AVID Jail Project Observes International Women's Day

March 8, 2017

This International Women’s Day 2017, Disability Rights Washington’s AVID Jail Project hopes to shed light on the challenges faced by women with disabilities in our jails. Incarceration disproportionately impacts women with disabilities. Nationally, 49.5 percent of women in jails report having a disability, [1] compared with 12.4 percent of women in the general population. [2]

One year has passed since the AVID Project visited all of the county jails in Washington State. This statewide survey revealed six significant problems shared by most of these jails: insufficient access to programminginaccessibility for inmates with physical and sensory disabilitiesunnecessary and prolonged use of solitary confinementlimited access to medicationinadequate inmate screening for mental illness, developmental disabilities, and brain injuries; and inability to exercise voting rights while incarcerated. We also found that these problems were almost always worse for women than for men.

Women inmates huddle together and pose for the camera, in the general population female dorm of a county jail.

For example, the limited number of Washington’s county jails that offer designated mental health housing units often do not have equivalent units for women. Therapeutic or rehabilitative inmate programs are often unavailable to women. Several jails only maintain inmate worker positions for men. Some jails with physically accessible housing units do not provide this accommodation to women.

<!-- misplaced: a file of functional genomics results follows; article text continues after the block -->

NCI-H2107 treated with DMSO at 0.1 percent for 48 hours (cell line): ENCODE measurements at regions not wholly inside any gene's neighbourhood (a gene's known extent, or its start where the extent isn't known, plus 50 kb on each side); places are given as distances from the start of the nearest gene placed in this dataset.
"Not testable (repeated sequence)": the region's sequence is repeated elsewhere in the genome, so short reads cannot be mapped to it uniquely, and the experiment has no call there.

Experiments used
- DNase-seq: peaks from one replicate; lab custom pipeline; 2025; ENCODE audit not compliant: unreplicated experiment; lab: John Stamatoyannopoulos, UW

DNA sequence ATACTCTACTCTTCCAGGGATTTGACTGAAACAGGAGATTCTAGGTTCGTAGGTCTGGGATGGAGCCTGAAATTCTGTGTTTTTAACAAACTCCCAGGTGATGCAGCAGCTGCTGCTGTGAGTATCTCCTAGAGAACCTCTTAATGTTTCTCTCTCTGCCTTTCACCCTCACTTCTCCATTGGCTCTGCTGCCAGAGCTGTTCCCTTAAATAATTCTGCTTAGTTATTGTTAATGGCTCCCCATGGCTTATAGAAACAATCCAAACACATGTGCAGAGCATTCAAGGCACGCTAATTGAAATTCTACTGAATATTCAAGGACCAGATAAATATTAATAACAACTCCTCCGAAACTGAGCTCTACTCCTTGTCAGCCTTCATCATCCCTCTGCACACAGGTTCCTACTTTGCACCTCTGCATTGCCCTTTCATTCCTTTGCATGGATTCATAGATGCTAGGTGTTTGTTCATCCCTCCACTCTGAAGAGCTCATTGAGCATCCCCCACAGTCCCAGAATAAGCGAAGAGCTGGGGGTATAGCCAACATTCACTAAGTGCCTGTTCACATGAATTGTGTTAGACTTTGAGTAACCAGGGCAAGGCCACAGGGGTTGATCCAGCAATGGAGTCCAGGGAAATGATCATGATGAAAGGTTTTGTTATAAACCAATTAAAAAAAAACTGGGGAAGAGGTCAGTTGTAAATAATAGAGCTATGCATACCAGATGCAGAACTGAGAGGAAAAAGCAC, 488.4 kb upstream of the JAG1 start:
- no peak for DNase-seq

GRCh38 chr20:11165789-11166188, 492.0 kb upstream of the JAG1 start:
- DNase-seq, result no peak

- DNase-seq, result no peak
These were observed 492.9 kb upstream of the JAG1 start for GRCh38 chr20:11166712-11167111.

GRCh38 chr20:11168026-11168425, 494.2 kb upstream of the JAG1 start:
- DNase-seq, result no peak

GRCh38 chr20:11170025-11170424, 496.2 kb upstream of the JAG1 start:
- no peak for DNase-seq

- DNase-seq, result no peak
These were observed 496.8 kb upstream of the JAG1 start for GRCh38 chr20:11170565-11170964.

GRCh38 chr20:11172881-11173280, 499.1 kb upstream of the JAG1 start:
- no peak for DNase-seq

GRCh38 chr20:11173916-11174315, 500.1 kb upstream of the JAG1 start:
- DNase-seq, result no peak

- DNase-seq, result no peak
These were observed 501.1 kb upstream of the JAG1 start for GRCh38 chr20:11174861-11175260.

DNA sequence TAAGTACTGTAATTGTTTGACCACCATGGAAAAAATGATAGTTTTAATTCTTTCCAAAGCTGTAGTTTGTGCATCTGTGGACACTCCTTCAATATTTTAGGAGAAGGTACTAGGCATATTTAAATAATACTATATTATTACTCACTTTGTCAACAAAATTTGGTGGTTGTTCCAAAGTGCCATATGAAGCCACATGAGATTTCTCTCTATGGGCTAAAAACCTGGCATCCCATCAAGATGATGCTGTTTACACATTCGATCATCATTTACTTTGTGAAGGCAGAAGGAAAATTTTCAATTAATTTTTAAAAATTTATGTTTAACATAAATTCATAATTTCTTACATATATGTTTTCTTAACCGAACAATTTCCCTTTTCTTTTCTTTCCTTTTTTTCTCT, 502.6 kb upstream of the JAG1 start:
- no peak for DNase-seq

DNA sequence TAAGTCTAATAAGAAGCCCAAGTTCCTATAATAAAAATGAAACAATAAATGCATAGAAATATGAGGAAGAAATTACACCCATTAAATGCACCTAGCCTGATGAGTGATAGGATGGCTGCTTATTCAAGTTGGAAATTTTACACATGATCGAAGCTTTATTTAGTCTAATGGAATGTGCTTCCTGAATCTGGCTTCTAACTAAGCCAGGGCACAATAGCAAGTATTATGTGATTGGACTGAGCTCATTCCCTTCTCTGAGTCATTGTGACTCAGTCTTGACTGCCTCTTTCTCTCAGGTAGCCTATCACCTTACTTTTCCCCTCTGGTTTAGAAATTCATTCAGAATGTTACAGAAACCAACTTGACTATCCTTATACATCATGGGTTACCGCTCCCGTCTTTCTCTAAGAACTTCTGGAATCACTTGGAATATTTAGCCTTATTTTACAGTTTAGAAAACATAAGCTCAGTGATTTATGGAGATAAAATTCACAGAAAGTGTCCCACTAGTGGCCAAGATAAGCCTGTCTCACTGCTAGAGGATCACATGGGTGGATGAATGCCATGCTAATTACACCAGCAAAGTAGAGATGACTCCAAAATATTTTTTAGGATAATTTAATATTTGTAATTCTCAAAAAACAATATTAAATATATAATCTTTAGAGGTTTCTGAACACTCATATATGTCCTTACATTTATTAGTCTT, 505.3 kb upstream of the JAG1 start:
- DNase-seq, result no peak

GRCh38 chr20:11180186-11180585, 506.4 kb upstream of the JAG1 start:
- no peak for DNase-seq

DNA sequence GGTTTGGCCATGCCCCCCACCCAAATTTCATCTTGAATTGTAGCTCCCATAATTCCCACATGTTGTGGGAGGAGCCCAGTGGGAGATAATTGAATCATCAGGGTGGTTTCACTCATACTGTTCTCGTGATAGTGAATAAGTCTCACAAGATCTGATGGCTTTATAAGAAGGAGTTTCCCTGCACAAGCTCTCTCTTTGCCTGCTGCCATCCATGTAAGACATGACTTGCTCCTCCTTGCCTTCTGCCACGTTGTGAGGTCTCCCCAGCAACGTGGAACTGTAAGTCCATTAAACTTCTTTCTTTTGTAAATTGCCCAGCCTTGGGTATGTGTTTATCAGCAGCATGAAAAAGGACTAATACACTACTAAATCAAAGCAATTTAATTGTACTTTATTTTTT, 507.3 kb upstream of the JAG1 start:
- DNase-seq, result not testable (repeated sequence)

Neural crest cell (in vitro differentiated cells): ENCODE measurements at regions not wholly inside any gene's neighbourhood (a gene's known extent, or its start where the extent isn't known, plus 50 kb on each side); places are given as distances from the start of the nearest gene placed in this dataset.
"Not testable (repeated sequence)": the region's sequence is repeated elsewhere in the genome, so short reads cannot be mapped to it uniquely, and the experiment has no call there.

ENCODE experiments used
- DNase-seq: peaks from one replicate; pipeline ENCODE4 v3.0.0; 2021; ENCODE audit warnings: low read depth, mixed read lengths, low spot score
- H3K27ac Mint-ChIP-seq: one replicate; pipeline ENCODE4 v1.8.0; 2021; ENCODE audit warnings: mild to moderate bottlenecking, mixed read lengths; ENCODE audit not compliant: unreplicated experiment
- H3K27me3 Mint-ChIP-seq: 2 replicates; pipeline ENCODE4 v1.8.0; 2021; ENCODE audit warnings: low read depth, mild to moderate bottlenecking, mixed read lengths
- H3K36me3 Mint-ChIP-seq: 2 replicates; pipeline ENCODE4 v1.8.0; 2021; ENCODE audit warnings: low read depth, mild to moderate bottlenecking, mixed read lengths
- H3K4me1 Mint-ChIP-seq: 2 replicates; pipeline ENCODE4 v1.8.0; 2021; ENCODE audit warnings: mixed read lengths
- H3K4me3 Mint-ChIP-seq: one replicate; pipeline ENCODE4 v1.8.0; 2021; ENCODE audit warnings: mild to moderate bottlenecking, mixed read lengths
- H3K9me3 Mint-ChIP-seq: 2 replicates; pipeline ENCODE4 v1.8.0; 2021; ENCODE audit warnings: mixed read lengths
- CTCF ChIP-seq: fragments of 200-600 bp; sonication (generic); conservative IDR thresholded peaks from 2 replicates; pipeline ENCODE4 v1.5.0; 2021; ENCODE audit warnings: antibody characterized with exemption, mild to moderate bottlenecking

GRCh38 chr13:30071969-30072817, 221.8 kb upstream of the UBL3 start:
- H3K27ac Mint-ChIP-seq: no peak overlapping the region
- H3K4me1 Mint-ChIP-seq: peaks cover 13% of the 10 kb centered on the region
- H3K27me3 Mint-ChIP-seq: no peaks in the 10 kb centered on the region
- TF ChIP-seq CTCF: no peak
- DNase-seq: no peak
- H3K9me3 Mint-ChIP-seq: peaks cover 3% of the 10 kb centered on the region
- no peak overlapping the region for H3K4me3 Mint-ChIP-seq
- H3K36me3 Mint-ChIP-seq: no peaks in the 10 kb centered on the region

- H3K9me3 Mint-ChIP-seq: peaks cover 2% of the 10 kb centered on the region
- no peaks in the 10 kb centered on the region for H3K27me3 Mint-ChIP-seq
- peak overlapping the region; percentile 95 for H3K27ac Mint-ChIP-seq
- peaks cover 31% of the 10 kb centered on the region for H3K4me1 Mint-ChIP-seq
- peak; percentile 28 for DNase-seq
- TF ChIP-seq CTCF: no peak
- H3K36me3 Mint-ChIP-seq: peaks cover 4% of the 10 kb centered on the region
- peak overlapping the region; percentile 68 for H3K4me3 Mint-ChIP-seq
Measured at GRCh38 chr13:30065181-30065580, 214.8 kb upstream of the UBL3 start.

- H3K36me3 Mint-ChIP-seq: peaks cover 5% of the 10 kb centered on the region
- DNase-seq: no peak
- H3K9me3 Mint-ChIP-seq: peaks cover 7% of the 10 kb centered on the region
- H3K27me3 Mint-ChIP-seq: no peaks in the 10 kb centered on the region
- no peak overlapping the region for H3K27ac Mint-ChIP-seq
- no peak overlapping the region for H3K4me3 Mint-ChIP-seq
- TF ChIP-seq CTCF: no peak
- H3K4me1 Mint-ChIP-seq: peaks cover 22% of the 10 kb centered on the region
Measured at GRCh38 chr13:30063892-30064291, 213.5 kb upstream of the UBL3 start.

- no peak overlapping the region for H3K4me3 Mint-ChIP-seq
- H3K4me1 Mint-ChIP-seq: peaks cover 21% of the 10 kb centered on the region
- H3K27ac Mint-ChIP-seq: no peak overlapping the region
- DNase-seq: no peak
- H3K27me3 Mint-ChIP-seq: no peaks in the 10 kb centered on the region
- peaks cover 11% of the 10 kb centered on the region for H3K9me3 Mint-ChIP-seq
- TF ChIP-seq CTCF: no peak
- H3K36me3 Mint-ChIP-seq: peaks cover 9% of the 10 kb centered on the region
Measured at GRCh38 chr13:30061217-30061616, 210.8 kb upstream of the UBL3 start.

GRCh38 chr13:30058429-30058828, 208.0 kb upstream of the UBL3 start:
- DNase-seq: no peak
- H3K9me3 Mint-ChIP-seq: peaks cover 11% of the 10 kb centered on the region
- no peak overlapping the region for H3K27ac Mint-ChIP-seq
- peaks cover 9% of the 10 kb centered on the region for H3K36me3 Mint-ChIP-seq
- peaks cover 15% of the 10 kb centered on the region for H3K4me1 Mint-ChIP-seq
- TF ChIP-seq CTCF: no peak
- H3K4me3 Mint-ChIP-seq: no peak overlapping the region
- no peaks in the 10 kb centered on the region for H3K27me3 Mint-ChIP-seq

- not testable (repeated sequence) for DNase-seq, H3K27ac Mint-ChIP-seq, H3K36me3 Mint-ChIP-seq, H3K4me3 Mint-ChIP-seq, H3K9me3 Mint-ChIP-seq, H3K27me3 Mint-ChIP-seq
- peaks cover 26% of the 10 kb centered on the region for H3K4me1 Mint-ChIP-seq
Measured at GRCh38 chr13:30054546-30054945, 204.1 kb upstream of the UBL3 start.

Read more about the AVID Project’s specific findings in the reports hyperlinked above. The Vera Institute of Justice recently released a national report on the disproportionately high number of women in jail and the disadvantages they face as a result of incarceration. We need to take bold action to reduce the rate of incarceration for women with disabilities and to end the discrimination women face in jail. #BeBoldForChange #IWD2017

Illustration of statistics re: women in jails. Background image is a dorm for women in jail with a tampon laying on the top of a bunk.

[1] Jennifer Bronson, Ph.D., Laura M. Maruschak & Marcus Berzofsky, Dr.P.H., U.S. Dep’t of Justice, Bureau of Justice Statistics, Special Report: Disabilities Among Prison and Jail Inmates, 2011-12 5 (2015), https://www.bjs.gov/content/pub/pdf/dpji1112.pdf.

[2] U.S. Census Bureau, 2012 American Community Survey, Disability Characteristics (2012), https://factfinder.census.gov/faces/tableservices/jsf/pages/productview.xhtml?pid=ACS_12_1YR_S1810&prodType=table.